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IrYoKu1

Crysis Screen-Space Ambient Occlusion (ShaderX^7 article)

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Hey guys,

I'm trying to understand how screen space ambient occlusion is done in various games (specially in Crysis and Starcraft 2), but there something I'm not getting right.

In the ShaderX^7 article they say that high-frequency details at high distance are not recognizable by the human visual system, as so does low frequency details at very close proximity. Then they conclude that AO size, or area taken into account can be fixed in screen space. This allows to apply AO simulteanously to close tiny objects like faces, and far huge objects like mountains.

The problem I see is that, if you keep the area fixed in screen-space, when for example, you travel towards a person, the size of the ambient occluded areas in its face will shrink as the area taken into account is keep fixed.

On the other hand, this seems to be done differently in Starcraft, as they apply the offset vectors in eye space then project to screen space, thus they have a varying AO area depending on how far is the object from the camera. This means AO will look the same independently of the distance from the rendered object to the camera.

Somebody knows if these conclusions are correct, or if I'am not getting something?

Thanks!!

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For what it's worth, I've just implemented SSAO using a fixed size "kernel" (that is, fixed in screen space) and while I occasionally notice some strangeness on approach to certain objects, overall I'm surprised at how natural it looks. If I wasn't looking for artifacts I would be hard pressed to identify them, and even knowing where to look, I don't find them very offensive.

The nice thing about the screen-space kernel is that the AO is very uniform in every view of every scene, so it's very unfussy.

With a proper world space kernel it will probably have to be adjusted differently for each scene, depending on the content, and that means exposing a bunch of artist controls and dealing with transitions, etc.

The Starcraft guys acknowledged in their paper that they had to ultimately limit the screen-space projection of their kernel anyway to avoid drastic performance loss in close-ups, so it seems unavoidable to some degree.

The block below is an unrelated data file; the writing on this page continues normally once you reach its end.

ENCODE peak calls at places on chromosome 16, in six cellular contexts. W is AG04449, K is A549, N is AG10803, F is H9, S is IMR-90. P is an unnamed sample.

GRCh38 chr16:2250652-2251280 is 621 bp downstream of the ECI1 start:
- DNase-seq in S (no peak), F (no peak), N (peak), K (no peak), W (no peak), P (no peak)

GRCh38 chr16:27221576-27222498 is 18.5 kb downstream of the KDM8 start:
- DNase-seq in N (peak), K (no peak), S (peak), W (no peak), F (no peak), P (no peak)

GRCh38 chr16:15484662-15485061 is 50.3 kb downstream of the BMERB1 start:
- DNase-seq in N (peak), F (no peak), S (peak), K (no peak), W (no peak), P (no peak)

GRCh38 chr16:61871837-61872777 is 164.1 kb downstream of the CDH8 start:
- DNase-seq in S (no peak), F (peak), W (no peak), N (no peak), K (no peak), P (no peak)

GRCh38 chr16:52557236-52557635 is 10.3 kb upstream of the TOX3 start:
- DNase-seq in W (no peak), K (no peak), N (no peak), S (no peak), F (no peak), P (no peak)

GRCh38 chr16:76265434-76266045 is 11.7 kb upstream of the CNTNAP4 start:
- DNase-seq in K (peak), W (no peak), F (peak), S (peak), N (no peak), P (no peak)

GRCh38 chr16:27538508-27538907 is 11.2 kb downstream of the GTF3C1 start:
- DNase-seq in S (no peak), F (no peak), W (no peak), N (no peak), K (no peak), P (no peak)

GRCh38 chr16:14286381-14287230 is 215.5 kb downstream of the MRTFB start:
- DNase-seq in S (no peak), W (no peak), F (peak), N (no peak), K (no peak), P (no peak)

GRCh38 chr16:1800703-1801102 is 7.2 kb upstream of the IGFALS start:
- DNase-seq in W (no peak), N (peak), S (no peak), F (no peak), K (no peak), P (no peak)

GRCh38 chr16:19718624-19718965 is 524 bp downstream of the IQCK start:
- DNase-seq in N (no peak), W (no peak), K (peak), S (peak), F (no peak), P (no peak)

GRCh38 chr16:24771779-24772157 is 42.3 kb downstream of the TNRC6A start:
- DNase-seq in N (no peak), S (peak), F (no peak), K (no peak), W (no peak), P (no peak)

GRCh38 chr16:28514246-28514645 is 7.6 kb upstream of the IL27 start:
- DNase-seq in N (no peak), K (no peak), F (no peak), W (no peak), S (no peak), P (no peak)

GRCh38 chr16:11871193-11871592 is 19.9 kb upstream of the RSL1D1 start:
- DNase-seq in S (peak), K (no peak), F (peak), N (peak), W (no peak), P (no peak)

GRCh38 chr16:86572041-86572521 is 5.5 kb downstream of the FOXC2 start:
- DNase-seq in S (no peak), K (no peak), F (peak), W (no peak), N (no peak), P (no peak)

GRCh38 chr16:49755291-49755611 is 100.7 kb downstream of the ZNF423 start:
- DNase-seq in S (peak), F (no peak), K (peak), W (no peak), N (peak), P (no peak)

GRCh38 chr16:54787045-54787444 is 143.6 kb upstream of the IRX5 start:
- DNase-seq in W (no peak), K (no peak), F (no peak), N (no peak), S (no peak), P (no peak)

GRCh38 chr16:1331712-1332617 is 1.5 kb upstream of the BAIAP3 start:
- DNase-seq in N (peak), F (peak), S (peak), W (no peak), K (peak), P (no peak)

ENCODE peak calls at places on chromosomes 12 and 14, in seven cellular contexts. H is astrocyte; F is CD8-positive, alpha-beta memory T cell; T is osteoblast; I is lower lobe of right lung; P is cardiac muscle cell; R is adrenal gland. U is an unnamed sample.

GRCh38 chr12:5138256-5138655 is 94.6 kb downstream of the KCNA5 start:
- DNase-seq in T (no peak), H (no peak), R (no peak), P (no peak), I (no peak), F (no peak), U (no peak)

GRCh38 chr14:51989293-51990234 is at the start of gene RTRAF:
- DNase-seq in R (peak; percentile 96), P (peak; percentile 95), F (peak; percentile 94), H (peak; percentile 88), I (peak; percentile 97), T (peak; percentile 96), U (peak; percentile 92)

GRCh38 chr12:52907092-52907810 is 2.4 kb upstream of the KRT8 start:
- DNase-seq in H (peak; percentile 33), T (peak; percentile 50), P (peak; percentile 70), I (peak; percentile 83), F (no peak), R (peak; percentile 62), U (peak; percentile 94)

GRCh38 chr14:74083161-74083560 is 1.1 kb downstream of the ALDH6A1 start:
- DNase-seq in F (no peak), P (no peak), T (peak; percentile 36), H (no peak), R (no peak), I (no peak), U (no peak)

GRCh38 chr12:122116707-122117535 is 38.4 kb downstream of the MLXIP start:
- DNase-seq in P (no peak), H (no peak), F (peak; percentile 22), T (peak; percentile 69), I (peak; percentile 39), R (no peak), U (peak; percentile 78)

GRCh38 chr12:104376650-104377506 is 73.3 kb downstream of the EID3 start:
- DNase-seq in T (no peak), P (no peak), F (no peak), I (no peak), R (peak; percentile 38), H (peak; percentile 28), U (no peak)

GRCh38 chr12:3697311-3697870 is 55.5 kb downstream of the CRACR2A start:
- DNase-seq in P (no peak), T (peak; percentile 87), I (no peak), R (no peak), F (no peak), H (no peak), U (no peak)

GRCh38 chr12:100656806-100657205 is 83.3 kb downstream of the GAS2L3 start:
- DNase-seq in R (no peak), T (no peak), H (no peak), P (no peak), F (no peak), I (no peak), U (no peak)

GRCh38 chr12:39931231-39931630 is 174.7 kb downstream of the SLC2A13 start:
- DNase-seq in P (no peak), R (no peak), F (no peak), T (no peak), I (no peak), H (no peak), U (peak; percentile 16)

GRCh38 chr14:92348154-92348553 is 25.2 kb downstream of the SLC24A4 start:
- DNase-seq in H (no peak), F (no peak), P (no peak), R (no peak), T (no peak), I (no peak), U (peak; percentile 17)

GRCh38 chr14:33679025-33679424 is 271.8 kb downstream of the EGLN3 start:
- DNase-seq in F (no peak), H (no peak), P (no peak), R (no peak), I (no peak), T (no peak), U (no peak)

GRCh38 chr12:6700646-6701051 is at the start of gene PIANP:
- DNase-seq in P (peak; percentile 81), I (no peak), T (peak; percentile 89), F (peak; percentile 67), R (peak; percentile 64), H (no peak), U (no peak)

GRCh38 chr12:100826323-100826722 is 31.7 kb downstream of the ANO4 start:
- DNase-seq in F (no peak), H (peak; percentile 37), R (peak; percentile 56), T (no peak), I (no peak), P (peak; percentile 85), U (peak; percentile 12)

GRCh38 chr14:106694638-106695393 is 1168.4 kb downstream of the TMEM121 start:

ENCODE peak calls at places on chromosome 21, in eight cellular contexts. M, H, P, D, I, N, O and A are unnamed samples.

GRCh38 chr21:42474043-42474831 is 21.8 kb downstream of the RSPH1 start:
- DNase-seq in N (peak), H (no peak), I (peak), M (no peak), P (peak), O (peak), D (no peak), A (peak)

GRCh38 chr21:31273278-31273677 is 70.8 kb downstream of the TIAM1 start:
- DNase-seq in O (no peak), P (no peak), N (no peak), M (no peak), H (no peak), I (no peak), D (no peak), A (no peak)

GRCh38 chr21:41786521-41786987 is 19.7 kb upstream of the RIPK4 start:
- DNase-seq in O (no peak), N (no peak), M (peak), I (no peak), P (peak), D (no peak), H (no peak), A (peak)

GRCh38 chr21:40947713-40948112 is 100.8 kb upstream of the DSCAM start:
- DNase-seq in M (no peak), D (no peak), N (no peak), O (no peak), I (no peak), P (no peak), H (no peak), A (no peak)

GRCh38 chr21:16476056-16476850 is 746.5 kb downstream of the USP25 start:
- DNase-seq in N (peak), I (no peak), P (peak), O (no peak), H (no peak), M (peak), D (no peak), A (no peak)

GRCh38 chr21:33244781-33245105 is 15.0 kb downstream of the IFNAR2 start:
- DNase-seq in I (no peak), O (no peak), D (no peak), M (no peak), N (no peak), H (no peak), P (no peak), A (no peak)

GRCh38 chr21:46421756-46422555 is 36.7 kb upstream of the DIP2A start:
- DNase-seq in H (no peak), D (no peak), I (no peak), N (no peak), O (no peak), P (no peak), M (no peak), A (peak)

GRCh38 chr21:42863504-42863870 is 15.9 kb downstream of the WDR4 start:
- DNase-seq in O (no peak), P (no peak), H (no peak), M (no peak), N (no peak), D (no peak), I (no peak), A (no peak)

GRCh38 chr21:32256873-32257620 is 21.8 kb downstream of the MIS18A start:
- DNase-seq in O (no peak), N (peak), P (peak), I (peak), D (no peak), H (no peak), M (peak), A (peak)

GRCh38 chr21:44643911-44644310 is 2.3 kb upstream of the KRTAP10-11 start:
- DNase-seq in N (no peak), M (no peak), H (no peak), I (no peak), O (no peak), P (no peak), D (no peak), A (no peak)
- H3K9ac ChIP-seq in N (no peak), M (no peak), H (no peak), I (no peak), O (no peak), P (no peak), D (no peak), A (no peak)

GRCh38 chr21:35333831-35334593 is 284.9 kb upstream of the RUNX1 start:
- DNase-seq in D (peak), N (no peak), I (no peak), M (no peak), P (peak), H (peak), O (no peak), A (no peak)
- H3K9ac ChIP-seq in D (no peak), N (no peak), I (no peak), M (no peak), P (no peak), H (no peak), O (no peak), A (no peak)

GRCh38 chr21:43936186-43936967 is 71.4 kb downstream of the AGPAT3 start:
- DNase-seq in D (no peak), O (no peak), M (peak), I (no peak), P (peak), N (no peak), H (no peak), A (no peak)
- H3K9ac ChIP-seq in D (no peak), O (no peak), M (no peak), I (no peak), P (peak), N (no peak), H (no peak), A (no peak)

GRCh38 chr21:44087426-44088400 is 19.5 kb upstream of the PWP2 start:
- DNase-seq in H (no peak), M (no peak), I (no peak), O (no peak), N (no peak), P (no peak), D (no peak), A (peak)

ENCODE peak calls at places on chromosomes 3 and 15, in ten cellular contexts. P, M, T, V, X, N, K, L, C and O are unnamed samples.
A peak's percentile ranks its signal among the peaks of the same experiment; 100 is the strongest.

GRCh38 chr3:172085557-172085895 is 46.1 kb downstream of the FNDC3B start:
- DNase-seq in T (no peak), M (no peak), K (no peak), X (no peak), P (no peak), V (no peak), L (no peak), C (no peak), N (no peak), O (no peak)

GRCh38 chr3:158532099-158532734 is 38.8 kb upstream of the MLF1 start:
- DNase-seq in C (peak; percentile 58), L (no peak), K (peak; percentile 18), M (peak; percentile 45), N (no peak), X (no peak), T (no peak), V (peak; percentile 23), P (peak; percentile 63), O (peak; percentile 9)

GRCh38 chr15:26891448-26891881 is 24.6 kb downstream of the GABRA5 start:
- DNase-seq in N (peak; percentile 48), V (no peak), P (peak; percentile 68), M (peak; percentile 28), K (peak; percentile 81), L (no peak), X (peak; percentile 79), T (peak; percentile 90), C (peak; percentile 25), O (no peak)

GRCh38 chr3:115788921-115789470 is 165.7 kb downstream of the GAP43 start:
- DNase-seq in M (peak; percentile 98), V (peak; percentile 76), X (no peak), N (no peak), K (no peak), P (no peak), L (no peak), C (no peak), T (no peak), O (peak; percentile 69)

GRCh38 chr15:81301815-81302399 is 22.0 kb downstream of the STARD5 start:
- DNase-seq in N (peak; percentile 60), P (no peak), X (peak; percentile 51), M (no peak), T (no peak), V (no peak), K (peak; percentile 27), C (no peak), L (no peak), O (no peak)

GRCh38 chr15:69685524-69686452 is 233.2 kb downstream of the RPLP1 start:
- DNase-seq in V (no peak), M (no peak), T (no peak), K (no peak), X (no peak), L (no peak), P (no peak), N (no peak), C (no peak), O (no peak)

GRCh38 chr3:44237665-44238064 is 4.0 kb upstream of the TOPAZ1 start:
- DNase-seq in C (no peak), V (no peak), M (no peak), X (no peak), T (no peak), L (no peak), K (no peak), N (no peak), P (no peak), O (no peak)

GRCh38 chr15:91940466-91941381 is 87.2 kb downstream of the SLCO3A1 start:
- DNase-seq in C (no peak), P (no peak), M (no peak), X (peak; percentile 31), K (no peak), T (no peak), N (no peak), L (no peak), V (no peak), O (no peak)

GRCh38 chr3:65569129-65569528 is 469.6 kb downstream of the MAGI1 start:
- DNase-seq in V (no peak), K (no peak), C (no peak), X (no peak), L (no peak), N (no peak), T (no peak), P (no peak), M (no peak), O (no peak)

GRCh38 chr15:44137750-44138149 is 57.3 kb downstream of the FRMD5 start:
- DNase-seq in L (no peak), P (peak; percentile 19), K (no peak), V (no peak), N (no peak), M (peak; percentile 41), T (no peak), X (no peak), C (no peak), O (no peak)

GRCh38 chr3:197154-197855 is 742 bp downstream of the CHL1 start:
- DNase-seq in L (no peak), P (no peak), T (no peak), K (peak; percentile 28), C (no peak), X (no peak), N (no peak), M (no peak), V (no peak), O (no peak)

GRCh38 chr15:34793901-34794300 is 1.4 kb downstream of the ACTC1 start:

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I believe the Starcraft guys also used two radiuses, one small and one larger. They averaged the samples for each radius separately, and choose the one with most occlusion. This approach gave them both local and slightly more global details....

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Don't forget that starcraft has a very specific camera setup - it's RTS not FPS, where you can see someones face in front of you and mountaines behind him. I've implemented ssao with a kernel that is adjusted by a distance, so you get a minimum and maximum sampling radius. You cap maximum radius close to camera so depth is coherently sampled and at big distance so you capture ssao for very distant objects, like mountaines, trees, buildings. Minimum is caped in between so you sample at least 5x5 region around current fragment. If you make kernel in world space or view space, you will need to use such minimum and maximum sampling radius anyway.

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Quote:
Original post by venzon
This approach:
http://www.gamedev.net/reference/programming/features/simpleSSAO/

uses a sample radius size that is adjusted depending on fragment depth, so the AO "size" is constant in world space. I think it looks great.

Thanks for sharing!

Quote:
Original post by 0xffffffff
For what it's worth, I've just implemented SSAO using a fixed size "kernel" (that is, fixed in screen space) and while I occasionally notice some strangeness on approach to certain objects, overall I'm surprised at how natural it looks.


After looking at how natural this movie looks:

http://video.google.com/videoplay?docid=-2592720445119800709#